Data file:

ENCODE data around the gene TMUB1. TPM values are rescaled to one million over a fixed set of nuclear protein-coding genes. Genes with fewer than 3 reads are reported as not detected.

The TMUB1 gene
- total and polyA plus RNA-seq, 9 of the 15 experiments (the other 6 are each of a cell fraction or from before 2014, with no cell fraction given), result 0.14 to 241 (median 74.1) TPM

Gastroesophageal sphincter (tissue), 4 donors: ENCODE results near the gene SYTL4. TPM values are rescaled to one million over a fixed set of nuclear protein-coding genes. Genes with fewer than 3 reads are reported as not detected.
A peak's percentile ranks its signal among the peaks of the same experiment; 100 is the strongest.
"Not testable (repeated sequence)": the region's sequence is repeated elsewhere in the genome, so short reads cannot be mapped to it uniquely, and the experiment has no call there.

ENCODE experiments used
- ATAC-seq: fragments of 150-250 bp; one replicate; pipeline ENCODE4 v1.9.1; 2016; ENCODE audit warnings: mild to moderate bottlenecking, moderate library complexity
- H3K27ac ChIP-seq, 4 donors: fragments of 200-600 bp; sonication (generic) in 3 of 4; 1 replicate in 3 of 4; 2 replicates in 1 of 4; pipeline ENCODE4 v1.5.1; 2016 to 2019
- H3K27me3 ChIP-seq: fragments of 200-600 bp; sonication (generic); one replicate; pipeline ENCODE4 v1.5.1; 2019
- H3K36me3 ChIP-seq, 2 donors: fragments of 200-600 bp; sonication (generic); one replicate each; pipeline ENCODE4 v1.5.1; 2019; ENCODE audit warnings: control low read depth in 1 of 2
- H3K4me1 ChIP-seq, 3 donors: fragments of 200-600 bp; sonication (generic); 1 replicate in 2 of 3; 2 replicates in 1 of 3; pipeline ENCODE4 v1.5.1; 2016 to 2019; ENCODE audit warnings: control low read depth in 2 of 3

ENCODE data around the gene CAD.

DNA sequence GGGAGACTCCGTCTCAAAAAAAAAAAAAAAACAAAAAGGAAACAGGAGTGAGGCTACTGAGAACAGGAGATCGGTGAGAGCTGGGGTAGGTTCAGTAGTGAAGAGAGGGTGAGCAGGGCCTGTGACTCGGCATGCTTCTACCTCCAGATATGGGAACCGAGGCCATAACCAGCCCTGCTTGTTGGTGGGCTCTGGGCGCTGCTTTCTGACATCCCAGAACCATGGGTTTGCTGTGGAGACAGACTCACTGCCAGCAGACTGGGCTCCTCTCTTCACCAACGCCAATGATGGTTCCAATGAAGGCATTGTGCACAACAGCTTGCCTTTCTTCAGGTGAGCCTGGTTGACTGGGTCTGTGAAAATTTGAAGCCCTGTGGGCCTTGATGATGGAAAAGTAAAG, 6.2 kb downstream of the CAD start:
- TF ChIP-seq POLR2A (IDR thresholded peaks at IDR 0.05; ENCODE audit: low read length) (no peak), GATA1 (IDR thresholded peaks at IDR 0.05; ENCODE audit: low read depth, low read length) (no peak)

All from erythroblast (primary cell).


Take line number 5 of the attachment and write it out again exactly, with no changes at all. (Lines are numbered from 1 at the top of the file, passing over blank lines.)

A peak's percentile ranks its signal among the peaks of the same experiment; 100 is the strongest.